The Securities and Exchange Commission’s proposed safeguarding advisory client assets rule would significantly harm investors and financial markets and exceeds the commission’s regulatory authority, according to a joint letter filed today by the American Bankers Association and three financial industry associations.
The SEC’s proposed rule would significantly restructure and expand the current custody rule, including the relationship between a registered investment adviser and a qualified custodian in relation to the assets of an RIA client, and the specific requirements that apply to qualified custodians that are banks, the associations said. They urged the SEC to withdraw and resubmit a proposal that is better targeted to its objectives. “The proposed rule suggests broad and complex changes that represent a fundamental departure from current industry practice, and, if finalized, would cause significant harm to investors and financial markets,” they said.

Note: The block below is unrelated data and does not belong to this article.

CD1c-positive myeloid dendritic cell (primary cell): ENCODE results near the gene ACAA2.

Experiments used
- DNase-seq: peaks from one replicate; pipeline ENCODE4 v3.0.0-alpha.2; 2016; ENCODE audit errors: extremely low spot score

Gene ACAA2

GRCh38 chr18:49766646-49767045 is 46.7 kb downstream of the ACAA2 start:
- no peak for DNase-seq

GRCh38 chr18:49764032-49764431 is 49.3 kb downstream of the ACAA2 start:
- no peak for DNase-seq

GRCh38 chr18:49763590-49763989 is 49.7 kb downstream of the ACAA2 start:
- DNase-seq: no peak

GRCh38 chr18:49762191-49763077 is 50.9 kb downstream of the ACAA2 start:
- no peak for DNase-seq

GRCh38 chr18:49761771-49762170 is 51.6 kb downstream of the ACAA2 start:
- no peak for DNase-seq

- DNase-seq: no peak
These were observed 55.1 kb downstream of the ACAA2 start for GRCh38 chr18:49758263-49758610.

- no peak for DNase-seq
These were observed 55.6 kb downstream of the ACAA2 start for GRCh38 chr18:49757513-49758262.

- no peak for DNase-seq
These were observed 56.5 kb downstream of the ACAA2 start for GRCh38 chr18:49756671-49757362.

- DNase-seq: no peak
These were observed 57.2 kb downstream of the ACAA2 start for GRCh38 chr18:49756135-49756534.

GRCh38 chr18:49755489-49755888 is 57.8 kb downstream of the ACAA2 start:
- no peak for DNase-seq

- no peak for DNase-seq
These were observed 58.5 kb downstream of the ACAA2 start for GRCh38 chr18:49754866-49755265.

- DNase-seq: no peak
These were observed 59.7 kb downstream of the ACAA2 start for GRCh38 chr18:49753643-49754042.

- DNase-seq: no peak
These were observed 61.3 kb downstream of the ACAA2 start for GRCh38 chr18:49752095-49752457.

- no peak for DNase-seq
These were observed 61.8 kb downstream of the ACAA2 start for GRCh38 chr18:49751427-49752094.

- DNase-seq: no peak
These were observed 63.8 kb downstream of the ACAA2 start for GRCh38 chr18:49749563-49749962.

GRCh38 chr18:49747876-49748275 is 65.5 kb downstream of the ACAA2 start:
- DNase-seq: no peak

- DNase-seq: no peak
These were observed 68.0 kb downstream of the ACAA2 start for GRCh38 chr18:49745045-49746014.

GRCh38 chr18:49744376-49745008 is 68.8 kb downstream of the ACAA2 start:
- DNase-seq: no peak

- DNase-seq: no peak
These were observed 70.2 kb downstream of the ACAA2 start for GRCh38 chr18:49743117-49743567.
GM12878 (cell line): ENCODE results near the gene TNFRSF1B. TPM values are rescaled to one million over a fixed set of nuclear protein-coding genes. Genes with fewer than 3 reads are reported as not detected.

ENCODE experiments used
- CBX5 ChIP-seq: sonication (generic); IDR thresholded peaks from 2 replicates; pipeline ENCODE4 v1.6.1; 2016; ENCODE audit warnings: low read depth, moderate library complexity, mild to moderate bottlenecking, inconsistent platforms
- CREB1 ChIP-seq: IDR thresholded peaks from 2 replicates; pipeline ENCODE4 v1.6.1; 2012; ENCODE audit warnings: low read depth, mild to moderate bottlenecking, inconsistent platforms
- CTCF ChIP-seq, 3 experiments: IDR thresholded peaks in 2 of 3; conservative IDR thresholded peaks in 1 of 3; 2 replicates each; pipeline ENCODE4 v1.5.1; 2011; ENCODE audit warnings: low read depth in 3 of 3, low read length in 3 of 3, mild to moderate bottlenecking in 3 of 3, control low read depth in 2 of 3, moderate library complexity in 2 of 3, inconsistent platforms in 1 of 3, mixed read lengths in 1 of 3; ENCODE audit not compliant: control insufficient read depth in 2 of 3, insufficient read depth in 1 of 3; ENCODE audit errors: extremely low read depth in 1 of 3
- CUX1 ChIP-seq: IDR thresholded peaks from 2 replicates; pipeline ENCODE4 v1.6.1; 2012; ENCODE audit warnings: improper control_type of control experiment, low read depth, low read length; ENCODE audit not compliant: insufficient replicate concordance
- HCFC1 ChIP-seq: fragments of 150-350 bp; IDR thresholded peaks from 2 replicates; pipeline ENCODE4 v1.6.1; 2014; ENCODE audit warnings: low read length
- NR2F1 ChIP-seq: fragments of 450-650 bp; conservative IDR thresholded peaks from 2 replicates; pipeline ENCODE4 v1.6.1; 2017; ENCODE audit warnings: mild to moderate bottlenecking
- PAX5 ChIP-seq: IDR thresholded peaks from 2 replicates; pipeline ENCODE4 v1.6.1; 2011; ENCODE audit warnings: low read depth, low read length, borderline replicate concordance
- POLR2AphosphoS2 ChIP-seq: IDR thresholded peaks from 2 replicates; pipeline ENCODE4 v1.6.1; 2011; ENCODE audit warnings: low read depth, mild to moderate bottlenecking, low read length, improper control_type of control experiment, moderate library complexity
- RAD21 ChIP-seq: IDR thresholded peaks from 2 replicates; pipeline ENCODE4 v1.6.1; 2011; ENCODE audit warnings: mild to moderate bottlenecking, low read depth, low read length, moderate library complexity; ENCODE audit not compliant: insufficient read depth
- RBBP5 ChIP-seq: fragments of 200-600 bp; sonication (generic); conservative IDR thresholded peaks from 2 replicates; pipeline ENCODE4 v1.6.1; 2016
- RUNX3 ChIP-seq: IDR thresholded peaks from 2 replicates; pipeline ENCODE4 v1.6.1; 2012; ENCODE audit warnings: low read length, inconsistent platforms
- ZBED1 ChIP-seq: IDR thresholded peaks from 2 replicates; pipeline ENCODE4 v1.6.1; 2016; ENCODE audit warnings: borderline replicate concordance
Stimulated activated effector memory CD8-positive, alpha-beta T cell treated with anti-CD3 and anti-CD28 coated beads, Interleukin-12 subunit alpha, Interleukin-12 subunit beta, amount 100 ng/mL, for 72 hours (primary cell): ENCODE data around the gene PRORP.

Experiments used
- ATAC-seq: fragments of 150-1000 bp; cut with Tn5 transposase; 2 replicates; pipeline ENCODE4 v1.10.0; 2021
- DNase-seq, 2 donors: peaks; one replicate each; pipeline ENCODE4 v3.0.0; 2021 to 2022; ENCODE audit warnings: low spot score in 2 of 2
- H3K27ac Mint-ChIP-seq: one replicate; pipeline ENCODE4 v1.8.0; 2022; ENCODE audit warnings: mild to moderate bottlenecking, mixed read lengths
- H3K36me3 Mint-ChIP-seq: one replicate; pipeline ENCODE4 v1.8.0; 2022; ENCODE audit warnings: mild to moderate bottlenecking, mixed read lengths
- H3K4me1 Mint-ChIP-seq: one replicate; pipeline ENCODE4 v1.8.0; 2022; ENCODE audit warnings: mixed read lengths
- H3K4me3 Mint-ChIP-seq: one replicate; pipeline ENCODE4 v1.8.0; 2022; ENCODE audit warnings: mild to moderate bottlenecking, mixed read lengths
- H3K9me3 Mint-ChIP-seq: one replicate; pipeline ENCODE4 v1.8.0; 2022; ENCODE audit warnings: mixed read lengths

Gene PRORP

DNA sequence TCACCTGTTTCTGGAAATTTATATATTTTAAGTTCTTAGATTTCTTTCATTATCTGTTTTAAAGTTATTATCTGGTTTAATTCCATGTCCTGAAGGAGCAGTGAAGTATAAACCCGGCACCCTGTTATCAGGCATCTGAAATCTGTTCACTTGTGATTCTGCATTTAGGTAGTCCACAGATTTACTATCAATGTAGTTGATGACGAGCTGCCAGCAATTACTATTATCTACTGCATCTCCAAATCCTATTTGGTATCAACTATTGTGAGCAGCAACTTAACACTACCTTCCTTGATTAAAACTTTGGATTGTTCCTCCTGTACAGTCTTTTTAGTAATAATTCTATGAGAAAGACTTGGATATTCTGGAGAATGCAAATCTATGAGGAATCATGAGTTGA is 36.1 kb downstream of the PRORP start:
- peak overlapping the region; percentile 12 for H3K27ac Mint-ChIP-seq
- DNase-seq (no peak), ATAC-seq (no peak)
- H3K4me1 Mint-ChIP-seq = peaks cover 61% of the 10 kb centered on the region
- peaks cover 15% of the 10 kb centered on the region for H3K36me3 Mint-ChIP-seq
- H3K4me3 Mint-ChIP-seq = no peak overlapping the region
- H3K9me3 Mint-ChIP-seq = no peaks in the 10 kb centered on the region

Among their objections, the associations said that the proposed rule’s effective regulation of custody bank operations and balance sheets exceeds the SEC’s authority, that its treatment of cash deposits is unworkable in practice, and that it shifts legal liability to custody banks, holding them accountable for actions well beyond their control. They also said that the rule raises significant questions as to how a custody bank would provide custody and segregation of assets with respect to assets that are not cash or securities, and that the SEC’s economic analysis of the rule’s effects is inadequate.